Phillips laughs off a comment I made when launching The Tyee: that our feisty independence is needed because "big media in this province are owned by a powerful few with their own agendas." He mugs: "Gosh, who could that be? Our ears are burning!" But he never rebuts the assertion.

Belly of the beast

As one who worked for The Vancouver Sun for three plus years under the Black and Asper ownerships, I had a close look at how agendas of the powerful were reflected in the operations of the paper. As the Campbell government assumed power and set about its revolution, The Sun management cut reporting staff. It pulled experienced reporters off the legislative beat, and invested millions of dollars in 'Believe B.C.', a spin-doctored advertorial heralding a new day for B.C.'s economy. On the day the Liberal government rolled out its controversial new labour code, The Sun's lead story carried "exclusive" interviews with heads of B.C.'s two leading unionized construction firms, saying the bill was their salvation. At the moment when the contentious issues surrounding the Olympics were headed for a vote, Sun and Province publisher Dennis Skulsky pledged $1 million in free advertising for the bid. Not long ago The Sun appointed a new opinion page editor, whose last employer was the Fraser Institute, a think tank adamantly in service of, yes, the corporate agenda.

I could go on but why bore? My aim merely is to remind Phillips of the circumstances that caused me to imagine the need for The Tyee in the first place. And to reiterate here that I enjoy full editorial control of this publication, by explicit agreement immune from interference from my publisher Paul Hovan and our investors. The recent history of firings and meddling by CanWest's Asper ownership makes me doubt that a Times-Colonist editor-in-chief can make the same claim.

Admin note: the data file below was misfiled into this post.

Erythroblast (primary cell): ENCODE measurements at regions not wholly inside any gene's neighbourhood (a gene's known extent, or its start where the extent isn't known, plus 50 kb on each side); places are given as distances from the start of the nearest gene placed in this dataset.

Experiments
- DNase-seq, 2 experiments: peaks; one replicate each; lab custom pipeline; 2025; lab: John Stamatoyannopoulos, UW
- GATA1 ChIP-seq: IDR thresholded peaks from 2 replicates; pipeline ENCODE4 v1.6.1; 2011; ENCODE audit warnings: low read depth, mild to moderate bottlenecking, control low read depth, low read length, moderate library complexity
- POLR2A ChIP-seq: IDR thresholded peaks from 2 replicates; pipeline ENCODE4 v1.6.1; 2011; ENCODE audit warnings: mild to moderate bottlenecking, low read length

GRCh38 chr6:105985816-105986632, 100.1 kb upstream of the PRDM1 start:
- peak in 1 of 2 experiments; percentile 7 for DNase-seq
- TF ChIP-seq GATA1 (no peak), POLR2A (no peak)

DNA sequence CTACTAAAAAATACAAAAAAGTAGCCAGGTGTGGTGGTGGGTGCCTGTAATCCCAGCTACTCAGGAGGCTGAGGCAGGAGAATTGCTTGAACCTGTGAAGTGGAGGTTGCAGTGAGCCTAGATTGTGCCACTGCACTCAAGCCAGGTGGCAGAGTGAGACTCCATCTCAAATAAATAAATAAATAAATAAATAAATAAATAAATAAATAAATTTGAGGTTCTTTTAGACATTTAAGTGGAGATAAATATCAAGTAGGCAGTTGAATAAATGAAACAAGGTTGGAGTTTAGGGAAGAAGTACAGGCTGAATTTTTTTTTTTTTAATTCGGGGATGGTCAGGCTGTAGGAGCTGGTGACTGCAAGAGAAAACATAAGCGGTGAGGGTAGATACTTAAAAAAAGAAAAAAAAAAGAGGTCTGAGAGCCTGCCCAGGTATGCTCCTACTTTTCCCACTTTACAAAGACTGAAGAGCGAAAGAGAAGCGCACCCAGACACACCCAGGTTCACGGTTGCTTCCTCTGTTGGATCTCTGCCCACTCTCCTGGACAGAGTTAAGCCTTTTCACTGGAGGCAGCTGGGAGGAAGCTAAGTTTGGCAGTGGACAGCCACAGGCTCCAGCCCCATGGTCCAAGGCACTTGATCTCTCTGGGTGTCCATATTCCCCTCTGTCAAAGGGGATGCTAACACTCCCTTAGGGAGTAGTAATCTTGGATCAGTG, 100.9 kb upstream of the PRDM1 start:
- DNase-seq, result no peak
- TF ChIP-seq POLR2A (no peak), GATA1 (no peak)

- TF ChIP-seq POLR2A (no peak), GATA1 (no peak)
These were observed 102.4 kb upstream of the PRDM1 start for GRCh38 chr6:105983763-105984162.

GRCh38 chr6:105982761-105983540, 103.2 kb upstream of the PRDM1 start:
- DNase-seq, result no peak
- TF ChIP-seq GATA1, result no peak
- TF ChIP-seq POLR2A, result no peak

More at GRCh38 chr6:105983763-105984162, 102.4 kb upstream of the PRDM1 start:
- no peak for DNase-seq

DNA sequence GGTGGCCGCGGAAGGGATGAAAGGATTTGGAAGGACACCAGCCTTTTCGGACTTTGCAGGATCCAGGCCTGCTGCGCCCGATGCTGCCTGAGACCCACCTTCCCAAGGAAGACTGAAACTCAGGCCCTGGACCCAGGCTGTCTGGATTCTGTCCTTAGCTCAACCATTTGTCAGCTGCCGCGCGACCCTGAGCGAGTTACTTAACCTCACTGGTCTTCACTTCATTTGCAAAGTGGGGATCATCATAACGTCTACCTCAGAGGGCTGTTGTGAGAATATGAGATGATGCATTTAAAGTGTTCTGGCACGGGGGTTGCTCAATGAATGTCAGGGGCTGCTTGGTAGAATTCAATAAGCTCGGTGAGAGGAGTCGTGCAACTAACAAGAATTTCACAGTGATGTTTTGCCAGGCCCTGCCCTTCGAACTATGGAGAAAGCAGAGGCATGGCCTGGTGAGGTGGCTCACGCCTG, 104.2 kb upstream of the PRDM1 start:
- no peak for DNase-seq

Boasting of NDPers

But wait. Doesn't, as Phillips boasts, his Times-Colonist run columns by former NDP government members Adrian Dix and Paul Ramsey, and doesn't The Tyee run or link to those columns on occasion? Yes, and while NDP pros are hardly a staple of The Tyee, I think it enhances public debate that Phillips publishes a couple. He might like to know that a search shows the bylines of Dix and Ramsey haven't graced The Province or The Sun for at least the last six months, so it's a pleasure for The Tyee to be able to relay their views to B.C.'s largest metropolis, where they've been shut out.

I do appreciate that Phillips has made room, without disparagement, for those two bright minds who tend to ask difficult questions of the sitting government.

It's just too bad he couldn't have done the same for The Tyee and its fast-growing readership.

Now that I think of it, having borne the brunt of Phillips' scorn, shouldn't Tyee readers have the last word here? A comment, then, recently posted on this site:

"From a readers' perspective, easy alternate media availability is the best thing that could happen. From a political and corporate perspective, it's the worst."

David Beers is editor of The Tyee.  [Tyee]